Our work

Keeping Orford Ness special

Keeping Orford Ness special is a major task. Different areas need different management approaches, and we work hard to allow visitors to enjoy the site safely in ways that preserve the character of the landscape and protect the wildlife. An ongoing effort in collecting stories and research allows us to tell you ever more about the human history of the Ness.

Water levels are monitored carefully on the marshes to provide feeding areas for wading birds and sheep used for grazing these areas to provide the variation in grass height that the birds need to nest.

The fragile shingle habitat requires protection from disturbance; even walking on it causes irreparable damage. To the north of the site fluctuations in the gull colony are monitored and a major project to regenerate salt marsh, a habitat that is shrinking elsewhere in the estuary, continues.

Behind the scenes

  • Maintaining the footpath at the Crouch on Orford Ness 

    Keeping it running

    The Ness is a hostile environment so there's a lot of maintenance and repairs to do.

  • The group Seaweed East surveying marine flora and fauna on Orford Ness © Matthew Guilliatt

    Watching the wildlife

    Surveying and recording the habitats and wildlife is the first step in conserving their future.

  • Examining archive photographs of Orford Ness © Grant Lohoar

    Always learning

    The Ness still holds many secrets.  Discovering and sharing them is an ongoing task.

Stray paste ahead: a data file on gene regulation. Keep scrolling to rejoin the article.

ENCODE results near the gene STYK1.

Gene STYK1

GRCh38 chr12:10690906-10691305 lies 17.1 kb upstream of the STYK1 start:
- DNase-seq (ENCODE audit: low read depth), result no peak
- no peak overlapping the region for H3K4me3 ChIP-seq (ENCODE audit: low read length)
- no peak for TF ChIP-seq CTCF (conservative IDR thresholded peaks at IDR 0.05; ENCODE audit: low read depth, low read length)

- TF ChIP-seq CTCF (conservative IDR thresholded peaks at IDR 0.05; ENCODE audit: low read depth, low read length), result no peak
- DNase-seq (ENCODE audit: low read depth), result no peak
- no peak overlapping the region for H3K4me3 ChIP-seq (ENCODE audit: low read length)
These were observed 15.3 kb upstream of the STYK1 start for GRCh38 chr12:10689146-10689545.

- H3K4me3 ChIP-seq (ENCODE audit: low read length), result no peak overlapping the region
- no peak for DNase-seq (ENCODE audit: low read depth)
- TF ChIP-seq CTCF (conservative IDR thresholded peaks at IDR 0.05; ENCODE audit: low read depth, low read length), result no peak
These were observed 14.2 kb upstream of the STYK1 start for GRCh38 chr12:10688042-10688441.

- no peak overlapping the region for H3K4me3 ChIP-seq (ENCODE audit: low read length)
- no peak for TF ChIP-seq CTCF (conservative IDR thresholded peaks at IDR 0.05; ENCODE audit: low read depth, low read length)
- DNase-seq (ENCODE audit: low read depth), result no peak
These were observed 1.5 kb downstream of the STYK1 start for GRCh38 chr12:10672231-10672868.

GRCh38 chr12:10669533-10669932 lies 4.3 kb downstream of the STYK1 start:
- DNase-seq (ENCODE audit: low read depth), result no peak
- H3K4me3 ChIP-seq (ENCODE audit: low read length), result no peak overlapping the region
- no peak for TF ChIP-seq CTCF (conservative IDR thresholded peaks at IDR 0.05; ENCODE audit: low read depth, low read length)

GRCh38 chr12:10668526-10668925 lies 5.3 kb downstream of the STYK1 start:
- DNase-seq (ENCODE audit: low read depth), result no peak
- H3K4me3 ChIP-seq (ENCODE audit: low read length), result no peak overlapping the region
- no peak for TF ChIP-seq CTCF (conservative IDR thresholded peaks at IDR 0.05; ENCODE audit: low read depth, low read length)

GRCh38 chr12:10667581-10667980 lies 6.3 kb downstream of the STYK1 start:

• Filming the Seaweed East survey on Orford Ness © Matthew Guilliatt

    Sharing our stories

    From films to magazines, TV to radio, there's a lot to tell and many who want to see and hear.

The Alde-Ore Estuary - a future for wildlife

Digging new ditches to improve the marshland habitat

Digging new ditches to improve the marshland habitat

With the RSPB we embarked on a major project, funded by the European Union and other partners, to secure a sustainable future for wildlife in the Alde-Ore Estuary.

Building in part on the success of two previous EU LIFE programme projects, the marshland habitat has been improved to target bird species on the Ness and on Havergate Island, new coastal lagoons created, and we are working with our neighbours to protect the rare shingle habitat.

Enriching with art

Many artists ask about working on the Ness, loving its unique landscape and history.

Our artists in residence programme allows the creation of artworks each year that are displayed on and off the Ness.

Free to neighbours

In partnership with the Orford Museum and English Heritage at Orford Castle we open the Ness free to residents of the local villages on a Sunday in the summer. Details are circulated in the local parish magazine.


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